ebooks and download videos
Home / Magic & Conjuring / Cards

Forces, Peeks, Stacks and Gaffs
by Scott Creasey


(1 review, 1 customer rating) ★★★★

PDF | by download [1.07 MByte]  
Forces, Peeks, Stacks and Gaffs by Scott Creasey

Should a Mentalist use playing cards?

Good question and one which has been raging among Mentalists since Annemann was still going strong. In this book Scott has addressed that question and put together some of his favourite Mentalism card routines, covering effects with borrowed decks, stacked decks and gaffed decks.

You'll find no knuckle busting sleight of hand here; instead Scott has included some of his own routines taken straight from his professional mentalism repertoire, many of which no other magicians have seen until now. Some of the ideas are based on old effects given a new twist, but others are exclusive to Scott and were designed using tried and tested methods.

Welcome to the world of Forces, Peeks, Stacks and Gaffs - Mentalism with cards.

  • The Psychology of Cards in Mentalism: A Discussion
  • Borrowed Deck Effects
    • Singled Out
    • Two’s Company
    • The Un-Tossed out Deck.
    • Just Think Me
  • Stacked For Stand-up
    • Blindfold Card Calling
    • Trilogy
    • The Giant Un-Tossed Out Deck
  • Gaffed Effects
    • Memory Integrated Selective Trigger
    • Doppleganger

1st edition 2016, 31 pages.
word count: 12467 which is equivalent to 49 standard pages of text

Reviewed by Christian Fisanick (confirmed purchase)
★★★★   Date Added: Thursday 16 June, 2016

Here's another ebook from the amazingly prolific Mr. Creasey. It shows you some non-knuckle-busting sleights that you can apply to mentalism. I like books like this because they allow you to expand your horizons and, as I've mentioned about Scott before, "think outside the box." He has put together a useful collection of sleights and gaffs and routines using them. While this book doesn't fall into the category of "essential," I would rate it as "nice to have." For example, a peek explained here is similar to a one that I learned as a teenager back in 1974 when I first read it in The Amateur Magician's Handbook by Henry Hay. (Here's another review of mine with a familiar refrain: Buy that book, Bob Cassidy's favorite too. Nuff said!) I've lost track of how many times that I've used it, and I've always gotten away with it. Never been burned. Not once. And it's not that I'm an A-student sleight-of-hand worker. Trust me, I'm not. It's just one of those sleights that on paper looks like absolute garbage--fishy deck handling with lots of heat when the peek is taken--until you try it. And to be honest, as a kid, I didn't really pay much attention to nuances like doing things on the offbeat. But it didn't matter. It worked. It always worked so I just stuck with it. I realize that everybody's different and things are all subjective. What works for you might not work for me. What works for me might make you think that I'm an idiot. That's OK too. But more mentalists need to realize that something that sounds stupid--like using a weird card peek--or looks bad on paper might just be what you need. Or as the Rolling Stones said, "You can't always get what you want. But if you try sometimes, well, you might find you get what you need." You need to experiment and find your own path. Scott's good little book is a first step.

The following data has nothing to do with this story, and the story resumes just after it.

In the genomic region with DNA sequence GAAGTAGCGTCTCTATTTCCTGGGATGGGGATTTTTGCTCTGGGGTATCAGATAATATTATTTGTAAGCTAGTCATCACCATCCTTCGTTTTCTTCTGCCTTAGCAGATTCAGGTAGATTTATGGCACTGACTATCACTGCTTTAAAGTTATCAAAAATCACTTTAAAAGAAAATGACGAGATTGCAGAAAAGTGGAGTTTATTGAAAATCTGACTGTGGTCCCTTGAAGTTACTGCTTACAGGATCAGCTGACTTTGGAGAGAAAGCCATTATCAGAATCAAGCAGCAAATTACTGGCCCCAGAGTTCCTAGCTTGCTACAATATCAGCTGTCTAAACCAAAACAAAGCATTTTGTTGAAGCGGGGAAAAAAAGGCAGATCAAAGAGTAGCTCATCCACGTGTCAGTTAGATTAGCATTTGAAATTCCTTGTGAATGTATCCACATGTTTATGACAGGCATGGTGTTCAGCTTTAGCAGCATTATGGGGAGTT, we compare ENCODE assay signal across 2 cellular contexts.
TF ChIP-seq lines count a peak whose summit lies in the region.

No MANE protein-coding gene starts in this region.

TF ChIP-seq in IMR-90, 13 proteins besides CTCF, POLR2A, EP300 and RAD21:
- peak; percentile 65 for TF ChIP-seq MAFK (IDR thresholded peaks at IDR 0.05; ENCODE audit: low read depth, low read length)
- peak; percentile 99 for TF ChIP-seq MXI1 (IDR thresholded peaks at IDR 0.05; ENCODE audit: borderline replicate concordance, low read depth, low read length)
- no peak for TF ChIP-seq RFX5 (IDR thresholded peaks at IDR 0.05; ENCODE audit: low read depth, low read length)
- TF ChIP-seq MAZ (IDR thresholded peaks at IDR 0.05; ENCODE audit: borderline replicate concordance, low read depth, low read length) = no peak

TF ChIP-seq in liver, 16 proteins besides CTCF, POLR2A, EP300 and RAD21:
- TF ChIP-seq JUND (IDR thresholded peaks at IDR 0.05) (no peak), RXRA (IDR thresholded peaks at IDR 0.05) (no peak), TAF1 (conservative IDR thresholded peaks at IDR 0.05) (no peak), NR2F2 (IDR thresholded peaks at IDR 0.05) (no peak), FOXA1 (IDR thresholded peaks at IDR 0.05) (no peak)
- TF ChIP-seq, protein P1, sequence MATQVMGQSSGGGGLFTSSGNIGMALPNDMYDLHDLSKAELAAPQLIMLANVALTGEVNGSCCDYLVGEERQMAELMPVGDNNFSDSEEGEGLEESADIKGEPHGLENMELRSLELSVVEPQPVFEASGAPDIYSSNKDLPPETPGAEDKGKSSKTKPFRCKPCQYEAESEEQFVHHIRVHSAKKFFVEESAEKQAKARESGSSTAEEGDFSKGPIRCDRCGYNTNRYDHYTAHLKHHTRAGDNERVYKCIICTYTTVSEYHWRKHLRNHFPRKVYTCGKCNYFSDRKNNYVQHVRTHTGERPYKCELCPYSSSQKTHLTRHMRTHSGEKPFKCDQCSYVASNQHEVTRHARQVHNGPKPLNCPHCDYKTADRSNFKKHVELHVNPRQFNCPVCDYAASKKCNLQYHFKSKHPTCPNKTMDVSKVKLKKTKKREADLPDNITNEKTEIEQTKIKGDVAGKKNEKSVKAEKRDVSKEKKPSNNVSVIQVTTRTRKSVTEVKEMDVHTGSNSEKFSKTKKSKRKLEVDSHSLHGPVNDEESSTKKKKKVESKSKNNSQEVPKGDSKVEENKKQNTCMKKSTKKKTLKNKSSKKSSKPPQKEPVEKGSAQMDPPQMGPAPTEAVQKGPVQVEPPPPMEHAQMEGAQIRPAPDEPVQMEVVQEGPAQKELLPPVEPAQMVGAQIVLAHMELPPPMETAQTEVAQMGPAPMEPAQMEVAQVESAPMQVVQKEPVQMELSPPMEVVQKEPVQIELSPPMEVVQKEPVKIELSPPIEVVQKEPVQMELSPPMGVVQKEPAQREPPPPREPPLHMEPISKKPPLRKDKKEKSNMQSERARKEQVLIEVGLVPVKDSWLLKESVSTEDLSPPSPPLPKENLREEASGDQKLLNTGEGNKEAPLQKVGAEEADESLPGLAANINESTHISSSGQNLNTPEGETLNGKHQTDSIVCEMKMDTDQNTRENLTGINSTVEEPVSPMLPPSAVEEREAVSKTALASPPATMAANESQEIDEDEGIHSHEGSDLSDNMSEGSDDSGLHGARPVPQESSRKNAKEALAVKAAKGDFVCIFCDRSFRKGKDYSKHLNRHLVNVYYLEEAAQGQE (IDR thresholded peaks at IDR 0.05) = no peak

This product is listed under the following topics:

Magic & Conjuring / Cards

Magic & Conjuring / Mentalism & Spiritism